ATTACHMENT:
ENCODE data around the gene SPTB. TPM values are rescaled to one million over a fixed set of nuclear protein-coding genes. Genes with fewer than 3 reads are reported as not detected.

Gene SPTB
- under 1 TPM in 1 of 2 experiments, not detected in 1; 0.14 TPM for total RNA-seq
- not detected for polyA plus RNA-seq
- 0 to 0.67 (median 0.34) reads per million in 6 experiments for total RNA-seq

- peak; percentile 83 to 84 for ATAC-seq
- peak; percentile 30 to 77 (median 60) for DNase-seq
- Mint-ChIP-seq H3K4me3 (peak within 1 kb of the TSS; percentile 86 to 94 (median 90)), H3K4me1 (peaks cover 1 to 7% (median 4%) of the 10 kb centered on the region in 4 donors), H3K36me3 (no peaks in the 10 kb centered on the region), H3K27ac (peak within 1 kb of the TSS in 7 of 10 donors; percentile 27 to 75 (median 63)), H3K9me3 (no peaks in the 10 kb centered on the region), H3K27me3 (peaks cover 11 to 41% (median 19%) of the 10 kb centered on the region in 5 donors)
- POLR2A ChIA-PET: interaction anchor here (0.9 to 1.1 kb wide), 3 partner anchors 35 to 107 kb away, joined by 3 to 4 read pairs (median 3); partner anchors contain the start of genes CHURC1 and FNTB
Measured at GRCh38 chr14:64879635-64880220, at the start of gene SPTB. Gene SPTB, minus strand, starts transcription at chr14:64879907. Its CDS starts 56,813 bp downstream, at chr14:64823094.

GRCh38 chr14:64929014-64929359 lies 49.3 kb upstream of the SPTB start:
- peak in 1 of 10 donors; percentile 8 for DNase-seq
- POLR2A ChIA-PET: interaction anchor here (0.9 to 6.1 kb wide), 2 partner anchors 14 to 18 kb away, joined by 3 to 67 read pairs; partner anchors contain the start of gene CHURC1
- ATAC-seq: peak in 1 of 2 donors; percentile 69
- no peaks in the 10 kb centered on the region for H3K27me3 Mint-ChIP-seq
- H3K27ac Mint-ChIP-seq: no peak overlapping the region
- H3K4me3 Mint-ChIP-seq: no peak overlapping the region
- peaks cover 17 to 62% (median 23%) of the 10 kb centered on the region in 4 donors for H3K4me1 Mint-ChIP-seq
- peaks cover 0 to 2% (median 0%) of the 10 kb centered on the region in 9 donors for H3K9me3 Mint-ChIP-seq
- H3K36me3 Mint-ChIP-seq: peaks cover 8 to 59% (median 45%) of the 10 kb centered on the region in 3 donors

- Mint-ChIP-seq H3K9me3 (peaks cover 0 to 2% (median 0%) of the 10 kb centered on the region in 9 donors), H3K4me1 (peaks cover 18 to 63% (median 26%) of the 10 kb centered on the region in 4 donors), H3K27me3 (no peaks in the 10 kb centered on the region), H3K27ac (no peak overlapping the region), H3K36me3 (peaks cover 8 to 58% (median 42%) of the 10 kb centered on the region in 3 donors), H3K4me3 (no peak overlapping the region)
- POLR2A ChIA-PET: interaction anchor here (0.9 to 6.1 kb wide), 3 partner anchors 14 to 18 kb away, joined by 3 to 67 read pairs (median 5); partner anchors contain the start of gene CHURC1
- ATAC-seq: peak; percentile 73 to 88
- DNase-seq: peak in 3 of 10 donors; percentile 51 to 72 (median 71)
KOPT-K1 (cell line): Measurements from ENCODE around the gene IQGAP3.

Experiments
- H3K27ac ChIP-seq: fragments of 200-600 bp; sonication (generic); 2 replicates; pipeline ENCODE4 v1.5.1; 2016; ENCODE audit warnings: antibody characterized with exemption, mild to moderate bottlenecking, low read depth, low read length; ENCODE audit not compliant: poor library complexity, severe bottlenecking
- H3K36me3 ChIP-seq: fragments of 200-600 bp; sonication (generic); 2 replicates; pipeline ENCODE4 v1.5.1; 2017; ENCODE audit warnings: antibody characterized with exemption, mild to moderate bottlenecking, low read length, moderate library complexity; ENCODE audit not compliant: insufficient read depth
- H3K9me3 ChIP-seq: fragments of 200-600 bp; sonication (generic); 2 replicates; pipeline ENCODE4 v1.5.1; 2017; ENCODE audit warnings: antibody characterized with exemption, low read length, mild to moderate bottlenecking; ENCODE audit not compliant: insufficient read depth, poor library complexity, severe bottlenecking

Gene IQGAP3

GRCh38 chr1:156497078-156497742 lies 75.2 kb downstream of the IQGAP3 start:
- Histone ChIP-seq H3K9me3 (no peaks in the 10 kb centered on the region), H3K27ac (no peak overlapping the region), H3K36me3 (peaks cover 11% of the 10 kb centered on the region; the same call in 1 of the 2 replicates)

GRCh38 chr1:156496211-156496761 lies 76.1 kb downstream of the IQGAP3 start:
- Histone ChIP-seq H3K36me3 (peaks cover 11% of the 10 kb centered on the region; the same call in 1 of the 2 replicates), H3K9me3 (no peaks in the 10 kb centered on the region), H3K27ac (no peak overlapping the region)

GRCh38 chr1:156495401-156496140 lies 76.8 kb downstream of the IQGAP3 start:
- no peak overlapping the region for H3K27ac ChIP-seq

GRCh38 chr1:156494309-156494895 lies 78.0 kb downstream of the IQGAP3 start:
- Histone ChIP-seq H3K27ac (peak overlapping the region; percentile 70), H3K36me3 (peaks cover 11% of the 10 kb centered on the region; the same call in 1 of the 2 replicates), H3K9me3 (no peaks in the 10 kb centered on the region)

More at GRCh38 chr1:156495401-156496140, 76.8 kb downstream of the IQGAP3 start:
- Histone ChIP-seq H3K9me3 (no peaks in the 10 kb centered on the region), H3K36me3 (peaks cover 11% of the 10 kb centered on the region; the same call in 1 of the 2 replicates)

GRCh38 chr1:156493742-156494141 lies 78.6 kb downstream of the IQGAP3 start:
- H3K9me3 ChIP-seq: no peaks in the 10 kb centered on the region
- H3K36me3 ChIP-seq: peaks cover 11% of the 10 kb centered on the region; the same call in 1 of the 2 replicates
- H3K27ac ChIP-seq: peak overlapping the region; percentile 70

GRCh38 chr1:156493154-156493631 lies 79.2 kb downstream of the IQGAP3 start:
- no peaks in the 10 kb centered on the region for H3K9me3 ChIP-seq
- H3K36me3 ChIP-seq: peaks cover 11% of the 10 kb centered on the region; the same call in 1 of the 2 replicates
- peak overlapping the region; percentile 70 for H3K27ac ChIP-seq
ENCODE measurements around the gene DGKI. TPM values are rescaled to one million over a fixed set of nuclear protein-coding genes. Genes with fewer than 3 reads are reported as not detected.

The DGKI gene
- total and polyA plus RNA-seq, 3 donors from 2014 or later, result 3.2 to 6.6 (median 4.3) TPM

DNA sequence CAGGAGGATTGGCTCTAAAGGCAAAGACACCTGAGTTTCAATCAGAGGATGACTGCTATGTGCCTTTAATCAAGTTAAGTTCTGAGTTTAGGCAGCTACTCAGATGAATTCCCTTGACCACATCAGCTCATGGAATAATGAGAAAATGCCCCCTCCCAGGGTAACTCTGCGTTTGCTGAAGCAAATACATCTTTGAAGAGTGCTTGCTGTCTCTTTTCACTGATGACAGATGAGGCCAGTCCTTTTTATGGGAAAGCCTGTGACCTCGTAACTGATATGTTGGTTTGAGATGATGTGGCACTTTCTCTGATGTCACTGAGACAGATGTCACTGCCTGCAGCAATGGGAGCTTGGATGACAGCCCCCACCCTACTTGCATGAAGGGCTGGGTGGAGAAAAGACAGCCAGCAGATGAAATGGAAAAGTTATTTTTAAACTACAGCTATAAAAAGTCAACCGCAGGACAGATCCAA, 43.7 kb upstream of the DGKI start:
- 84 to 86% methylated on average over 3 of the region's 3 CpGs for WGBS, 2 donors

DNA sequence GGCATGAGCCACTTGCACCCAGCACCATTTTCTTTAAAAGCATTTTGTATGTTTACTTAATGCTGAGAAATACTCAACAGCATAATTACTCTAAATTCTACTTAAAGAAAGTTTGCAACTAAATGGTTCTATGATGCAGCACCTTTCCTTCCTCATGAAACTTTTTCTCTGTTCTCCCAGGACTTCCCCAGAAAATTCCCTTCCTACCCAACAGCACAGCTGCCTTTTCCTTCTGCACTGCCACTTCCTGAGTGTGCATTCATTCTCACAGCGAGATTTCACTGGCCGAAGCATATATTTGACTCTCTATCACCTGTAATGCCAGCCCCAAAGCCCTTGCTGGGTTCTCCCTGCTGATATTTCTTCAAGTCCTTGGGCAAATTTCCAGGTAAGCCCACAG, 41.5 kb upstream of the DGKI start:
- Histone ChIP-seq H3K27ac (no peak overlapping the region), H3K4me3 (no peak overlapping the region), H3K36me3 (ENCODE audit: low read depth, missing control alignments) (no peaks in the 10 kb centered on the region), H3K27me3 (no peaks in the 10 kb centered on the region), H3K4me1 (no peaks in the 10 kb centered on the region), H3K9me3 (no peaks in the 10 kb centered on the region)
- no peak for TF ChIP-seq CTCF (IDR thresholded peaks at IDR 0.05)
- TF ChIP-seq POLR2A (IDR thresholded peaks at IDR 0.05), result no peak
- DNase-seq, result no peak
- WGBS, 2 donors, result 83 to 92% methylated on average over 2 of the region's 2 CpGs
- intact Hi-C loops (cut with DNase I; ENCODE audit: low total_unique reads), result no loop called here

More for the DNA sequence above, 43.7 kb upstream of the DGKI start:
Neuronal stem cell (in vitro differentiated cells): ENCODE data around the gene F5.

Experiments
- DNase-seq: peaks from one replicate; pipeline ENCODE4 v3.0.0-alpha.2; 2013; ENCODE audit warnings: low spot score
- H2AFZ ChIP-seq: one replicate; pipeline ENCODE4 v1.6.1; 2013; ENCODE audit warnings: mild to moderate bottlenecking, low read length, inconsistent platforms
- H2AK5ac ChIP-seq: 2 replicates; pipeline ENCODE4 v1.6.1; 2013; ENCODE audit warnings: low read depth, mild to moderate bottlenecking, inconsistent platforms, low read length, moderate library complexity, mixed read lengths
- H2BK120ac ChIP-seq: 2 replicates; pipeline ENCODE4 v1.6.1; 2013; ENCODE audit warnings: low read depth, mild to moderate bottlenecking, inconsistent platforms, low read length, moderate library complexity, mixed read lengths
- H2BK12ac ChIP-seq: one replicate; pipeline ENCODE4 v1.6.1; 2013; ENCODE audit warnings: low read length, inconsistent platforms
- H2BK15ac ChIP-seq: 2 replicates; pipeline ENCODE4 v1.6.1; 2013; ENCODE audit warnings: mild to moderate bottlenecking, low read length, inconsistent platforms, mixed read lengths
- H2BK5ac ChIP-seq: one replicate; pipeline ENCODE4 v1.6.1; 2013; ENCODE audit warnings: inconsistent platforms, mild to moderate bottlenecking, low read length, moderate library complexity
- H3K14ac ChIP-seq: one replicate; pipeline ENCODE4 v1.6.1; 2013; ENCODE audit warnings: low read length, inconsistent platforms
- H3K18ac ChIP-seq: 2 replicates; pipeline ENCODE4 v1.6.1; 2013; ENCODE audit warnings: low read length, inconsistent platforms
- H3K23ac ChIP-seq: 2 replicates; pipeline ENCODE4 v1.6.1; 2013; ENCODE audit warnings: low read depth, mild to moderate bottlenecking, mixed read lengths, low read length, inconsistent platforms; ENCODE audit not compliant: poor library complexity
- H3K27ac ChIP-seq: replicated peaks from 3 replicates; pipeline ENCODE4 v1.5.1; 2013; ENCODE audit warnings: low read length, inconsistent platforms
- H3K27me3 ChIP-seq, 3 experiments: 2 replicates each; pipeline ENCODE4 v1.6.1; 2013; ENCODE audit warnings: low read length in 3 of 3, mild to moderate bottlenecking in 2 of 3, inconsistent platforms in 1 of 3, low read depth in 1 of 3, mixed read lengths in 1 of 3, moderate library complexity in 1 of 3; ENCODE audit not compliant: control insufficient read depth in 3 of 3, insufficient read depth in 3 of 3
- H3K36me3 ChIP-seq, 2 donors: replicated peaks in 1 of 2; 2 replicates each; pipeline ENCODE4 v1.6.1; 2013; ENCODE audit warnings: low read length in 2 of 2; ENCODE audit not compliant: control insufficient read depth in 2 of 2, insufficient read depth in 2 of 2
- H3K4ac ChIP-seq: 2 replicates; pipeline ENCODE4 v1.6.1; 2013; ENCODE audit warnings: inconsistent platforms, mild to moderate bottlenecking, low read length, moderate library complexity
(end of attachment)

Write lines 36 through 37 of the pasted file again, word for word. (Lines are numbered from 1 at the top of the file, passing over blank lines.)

- no peak overlapping the region for H3K27ac ChIP-seq

GRCh38 chr1:156494309-156494895 lies 78.0 kb downstream of the IQGAP3 start: